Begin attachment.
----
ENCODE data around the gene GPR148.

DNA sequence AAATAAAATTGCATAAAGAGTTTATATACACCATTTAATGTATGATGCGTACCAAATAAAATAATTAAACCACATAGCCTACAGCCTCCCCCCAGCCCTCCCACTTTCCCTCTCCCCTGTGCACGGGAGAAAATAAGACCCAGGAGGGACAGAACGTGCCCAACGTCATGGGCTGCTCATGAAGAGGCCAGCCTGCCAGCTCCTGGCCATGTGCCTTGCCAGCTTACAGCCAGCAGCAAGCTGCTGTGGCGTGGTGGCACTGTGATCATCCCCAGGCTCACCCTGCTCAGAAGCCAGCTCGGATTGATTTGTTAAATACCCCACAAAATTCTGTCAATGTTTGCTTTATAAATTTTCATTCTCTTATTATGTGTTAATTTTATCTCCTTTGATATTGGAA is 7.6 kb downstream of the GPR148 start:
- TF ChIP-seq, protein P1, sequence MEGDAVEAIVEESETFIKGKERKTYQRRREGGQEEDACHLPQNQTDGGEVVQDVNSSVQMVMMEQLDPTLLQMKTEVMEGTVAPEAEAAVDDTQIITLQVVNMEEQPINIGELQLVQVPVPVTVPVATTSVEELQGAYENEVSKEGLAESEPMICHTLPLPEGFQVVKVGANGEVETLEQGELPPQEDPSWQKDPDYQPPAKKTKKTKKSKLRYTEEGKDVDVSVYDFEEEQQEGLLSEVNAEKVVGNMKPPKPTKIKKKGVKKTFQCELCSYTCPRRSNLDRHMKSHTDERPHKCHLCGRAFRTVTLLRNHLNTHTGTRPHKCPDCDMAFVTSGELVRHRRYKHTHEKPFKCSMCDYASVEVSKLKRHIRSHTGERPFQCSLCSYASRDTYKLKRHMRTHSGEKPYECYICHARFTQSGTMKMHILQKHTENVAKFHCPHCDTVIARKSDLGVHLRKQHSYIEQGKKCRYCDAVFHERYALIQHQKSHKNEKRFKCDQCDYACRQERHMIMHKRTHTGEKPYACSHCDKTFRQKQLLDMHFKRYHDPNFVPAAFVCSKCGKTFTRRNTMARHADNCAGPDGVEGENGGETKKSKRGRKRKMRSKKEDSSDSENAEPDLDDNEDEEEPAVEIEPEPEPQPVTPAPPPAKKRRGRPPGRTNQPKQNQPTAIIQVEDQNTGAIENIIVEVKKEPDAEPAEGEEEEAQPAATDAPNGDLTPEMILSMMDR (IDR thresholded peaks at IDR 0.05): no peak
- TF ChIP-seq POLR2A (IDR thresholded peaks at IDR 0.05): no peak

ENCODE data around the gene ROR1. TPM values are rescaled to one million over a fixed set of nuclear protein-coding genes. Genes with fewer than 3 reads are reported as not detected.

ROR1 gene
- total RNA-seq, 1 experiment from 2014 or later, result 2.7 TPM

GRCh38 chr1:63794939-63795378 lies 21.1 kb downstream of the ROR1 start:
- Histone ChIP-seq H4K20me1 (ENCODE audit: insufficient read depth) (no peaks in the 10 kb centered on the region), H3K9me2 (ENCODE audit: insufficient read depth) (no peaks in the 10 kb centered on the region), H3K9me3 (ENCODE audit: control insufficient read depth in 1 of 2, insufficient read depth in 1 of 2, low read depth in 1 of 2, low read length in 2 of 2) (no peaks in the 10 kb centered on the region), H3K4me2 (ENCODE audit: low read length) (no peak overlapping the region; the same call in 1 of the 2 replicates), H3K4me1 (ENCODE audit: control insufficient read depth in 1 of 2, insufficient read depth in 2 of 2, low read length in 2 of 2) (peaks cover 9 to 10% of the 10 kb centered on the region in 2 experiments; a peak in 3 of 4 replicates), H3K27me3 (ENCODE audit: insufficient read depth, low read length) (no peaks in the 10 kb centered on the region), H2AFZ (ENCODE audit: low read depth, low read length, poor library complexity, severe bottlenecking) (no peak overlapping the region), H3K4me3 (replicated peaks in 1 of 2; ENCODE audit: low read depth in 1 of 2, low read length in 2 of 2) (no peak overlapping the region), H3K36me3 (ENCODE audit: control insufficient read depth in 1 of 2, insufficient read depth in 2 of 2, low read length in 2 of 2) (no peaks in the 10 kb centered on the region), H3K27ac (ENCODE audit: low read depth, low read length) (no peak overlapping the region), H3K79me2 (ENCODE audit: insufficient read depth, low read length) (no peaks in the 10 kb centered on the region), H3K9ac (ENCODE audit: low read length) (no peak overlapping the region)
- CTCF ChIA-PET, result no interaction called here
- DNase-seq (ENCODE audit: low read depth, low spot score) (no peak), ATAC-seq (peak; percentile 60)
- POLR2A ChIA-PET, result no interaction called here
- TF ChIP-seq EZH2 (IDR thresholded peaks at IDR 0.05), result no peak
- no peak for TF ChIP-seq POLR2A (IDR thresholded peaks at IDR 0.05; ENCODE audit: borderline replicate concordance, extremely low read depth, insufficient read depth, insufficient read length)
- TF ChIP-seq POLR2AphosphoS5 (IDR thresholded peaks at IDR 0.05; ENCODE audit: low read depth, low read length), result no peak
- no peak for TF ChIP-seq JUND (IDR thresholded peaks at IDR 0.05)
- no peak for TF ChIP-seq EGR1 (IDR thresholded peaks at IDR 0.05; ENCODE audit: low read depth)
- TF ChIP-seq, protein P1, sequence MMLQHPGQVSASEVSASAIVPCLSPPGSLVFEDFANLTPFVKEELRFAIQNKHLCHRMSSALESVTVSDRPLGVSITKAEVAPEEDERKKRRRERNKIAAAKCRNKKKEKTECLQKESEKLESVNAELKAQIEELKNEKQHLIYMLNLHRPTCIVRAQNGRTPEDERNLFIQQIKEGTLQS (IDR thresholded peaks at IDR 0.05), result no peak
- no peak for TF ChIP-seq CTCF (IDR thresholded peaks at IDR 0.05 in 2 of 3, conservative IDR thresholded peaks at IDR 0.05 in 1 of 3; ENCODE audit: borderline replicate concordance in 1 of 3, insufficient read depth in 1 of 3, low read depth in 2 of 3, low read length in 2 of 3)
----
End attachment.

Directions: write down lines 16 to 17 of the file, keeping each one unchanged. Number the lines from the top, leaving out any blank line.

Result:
- no peak for TF ChIP-seq JUND (IDR thresholded peaks at IDR 0.05)
- no peak for TF ChIP-seq EGR1 (IDR thresholded peaks at IDR 0.05; ENCODE audit: low read depth)